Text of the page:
CAPE TOWN – Christmas may be temporarily delayed in the Western Cape as workers, farmers and government thrash out a wage agreement by the January 3 deadline. Workers agreed on Tuesday to suspend their strike as farmers agreed to continue negotiations for better wages and conditions.
Emotions appeared to have cooled and rhetoric tempered as leaders recognised the dangers inherent in adding fuel to an emotionally charged and volatile environment.
What is clear from the conversation thus far is that both farmers and workers feel hard done by.
The farm workforce has over decades been shaped by paternalist norms and cultures established under apartheid. Workers feel inferior with little social investment provided (including education and skills), and discrimination based on gender and race.
But farmers too have been disempowered through the rise of global value chains which have transformed global trade, production and employment. Increasingly powerful supermarkets coordinate value chains that link production, processing, retail and consumers. They strive for quality, low cost and consistency, governing their suppliers through application of strict standards. The result is that farmers’ margins are squeezed razor thin in an environment of rapidly rising costs.
The challenges faced by the Hex River Valley farmers and workers are not unique. A research paper produced by Margareet Visser from UCT and Stephanie Barrientos from the University of Manchester provides useful insight into the challenges faced by fruit and vegetable farmers and farm workers in South Africa. It can be read here.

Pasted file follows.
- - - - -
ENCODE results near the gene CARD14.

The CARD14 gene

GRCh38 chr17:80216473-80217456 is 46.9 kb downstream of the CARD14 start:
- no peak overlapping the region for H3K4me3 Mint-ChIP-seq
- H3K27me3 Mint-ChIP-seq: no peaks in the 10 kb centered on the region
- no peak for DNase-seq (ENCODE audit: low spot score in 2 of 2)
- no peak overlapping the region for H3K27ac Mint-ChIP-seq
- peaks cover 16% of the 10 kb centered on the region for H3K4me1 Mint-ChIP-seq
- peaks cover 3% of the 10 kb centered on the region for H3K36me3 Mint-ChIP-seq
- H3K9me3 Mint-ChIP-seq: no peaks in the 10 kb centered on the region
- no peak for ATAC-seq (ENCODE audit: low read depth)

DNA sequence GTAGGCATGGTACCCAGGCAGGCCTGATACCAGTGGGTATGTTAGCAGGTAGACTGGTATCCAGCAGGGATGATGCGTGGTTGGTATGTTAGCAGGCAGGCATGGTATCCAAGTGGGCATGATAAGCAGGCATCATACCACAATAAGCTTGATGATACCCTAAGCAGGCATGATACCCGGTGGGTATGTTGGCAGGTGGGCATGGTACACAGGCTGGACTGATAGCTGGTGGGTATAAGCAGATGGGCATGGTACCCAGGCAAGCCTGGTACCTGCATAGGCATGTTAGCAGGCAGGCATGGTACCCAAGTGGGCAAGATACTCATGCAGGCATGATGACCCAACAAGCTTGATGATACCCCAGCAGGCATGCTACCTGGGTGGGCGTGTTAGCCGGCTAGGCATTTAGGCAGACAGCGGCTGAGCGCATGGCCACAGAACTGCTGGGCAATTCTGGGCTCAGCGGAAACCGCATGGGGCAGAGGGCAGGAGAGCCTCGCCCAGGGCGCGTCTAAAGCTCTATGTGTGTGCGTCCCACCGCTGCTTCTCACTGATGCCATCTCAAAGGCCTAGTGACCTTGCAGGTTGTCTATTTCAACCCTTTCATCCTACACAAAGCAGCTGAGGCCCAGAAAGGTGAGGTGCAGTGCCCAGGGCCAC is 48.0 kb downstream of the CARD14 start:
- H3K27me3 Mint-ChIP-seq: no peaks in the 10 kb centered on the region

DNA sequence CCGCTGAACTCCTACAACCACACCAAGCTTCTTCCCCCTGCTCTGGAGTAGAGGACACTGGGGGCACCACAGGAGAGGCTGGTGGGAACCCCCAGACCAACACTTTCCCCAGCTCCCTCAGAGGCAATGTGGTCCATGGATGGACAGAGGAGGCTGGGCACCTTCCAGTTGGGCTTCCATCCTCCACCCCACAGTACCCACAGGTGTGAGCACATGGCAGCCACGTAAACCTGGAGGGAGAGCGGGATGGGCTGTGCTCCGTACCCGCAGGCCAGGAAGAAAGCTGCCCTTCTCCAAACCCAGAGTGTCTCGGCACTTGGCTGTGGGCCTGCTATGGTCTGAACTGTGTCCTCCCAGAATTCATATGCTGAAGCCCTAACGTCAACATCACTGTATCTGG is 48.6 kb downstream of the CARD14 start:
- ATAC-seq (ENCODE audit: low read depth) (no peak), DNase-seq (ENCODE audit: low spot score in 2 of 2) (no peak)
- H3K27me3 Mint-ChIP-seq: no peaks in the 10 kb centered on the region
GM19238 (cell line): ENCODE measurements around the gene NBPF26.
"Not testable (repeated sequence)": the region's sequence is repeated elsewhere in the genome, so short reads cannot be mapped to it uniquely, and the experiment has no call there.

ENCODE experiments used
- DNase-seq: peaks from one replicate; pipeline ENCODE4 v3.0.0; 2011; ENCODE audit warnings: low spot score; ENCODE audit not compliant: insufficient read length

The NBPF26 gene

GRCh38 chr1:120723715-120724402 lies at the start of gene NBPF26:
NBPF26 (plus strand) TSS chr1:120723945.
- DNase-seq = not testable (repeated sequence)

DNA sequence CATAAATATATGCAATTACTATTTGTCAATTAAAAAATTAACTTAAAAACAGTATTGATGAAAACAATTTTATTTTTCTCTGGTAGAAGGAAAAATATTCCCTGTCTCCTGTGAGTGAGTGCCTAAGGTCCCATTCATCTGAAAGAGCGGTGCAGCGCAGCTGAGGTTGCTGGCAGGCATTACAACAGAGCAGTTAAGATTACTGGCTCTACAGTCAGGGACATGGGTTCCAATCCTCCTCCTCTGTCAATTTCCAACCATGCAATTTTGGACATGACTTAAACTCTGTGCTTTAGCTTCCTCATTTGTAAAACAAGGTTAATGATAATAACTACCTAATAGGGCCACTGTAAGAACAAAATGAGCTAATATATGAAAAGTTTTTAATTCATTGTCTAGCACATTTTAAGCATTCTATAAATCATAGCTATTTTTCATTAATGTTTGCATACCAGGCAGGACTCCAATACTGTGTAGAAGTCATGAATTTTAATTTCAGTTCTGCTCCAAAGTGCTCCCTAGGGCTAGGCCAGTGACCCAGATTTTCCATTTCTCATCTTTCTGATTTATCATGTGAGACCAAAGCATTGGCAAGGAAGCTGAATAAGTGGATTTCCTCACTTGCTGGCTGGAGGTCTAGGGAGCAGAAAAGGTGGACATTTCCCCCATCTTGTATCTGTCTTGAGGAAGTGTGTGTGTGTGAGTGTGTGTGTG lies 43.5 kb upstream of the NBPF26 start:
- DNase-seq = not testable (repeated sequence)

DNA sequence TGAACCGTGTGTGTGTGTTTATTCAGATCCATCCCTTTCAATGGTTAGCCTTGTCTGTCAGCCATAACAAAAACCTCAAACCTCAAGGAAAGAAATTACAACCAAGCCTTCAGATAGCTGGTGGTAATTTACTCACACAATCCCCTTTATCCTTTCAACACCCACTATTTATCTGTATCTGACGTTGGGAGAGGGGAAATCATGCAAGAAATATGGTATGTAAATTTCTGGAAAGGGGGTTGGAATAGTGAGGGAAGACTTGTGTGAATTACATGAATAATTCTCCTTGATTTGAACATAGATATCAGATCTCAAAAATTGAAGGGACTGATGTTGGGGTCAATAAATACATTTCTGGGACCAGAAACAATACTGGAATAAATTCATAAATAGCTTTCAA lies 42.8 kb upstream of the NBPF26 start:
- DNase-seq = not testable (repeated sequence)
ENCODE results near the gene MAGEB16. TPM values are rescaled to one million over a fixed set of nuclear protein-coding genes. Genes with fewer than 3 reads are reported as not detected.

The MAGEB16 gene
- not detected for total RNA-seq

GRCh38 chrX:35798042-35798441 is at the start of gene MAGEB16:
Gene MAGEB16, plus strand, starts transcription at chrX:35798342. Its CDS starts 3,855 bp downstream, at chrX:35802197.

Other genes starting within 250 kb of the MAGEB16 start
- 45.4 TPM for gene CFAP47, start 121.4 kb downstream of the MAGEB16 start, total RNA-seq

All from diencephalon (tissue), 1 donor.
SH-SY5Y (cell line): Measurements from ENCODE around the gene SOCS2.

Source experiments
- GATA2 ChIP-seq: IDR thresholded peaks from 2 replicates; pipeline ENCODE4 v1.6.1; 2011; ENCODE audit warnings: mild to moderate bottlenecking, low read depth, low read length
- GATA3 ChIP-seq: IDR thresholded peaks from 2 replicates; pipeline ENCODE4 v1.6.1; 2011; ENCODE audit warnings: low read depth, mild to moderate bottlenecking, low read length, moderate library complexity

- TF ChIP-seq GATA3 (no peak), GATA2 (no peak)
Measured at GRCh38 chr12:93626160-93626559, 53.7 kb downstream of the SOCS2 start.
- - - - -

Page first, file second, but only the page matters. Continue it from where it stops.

The paper makes it clear that the problem is more complex than workers being unreasonable or farmers being exploitative. And raising wages to R150/day is not a sustainable solution.
If a permanent, peaceful solution is to be found it will require that all of the players – the workers, farmers, trade unions and government – work together.
Global value chains
In Cape Town this week academics, farmers and manufacturers gathered at the ‘Capturing the Gains’ summit to discuss the extent to which the rise of global value chains has led to improvements, specifically better access to markets, better commercial terms and decent work, for local producers and workers.
Much of the discussion was informed by research conducted over the last 18 months by dozens of academics around the globe. Their research examined the challenges and opportunities faced by producers and workers, specifically in developing countries, who are producing clothing, mobile phones, fruit and vegetables. Their objective is to come up with strategies that support fairer trade and decent work.
The last ten to fifteen years have seen an increase in supermarkets sourcing product through coordinated value chains.
South Africa is not a small player in these value chains. In 2011 the country was ranked as the world’s 5th largest fresh grape exporter, 10th largest exporter of stone fruit, and 9th largest exporter of apples, pears and quinces (ITC 2011). Over 50% of fruit produced is exported. Traditional markets include Europe and the UK, but this is shifting towards growing markets in Africa, Asia and the Middle East.
Quality trade pressures
Visser and Barrientos note that South African fruit farmers have grown exports considerably in the past decade by producing the fruit these markets desire, in the quality they require. At the same time though, standards have proliferated which dictate strict trade rules covering agricultural products. These improve quality but increase the commercial pressures and costs for growers.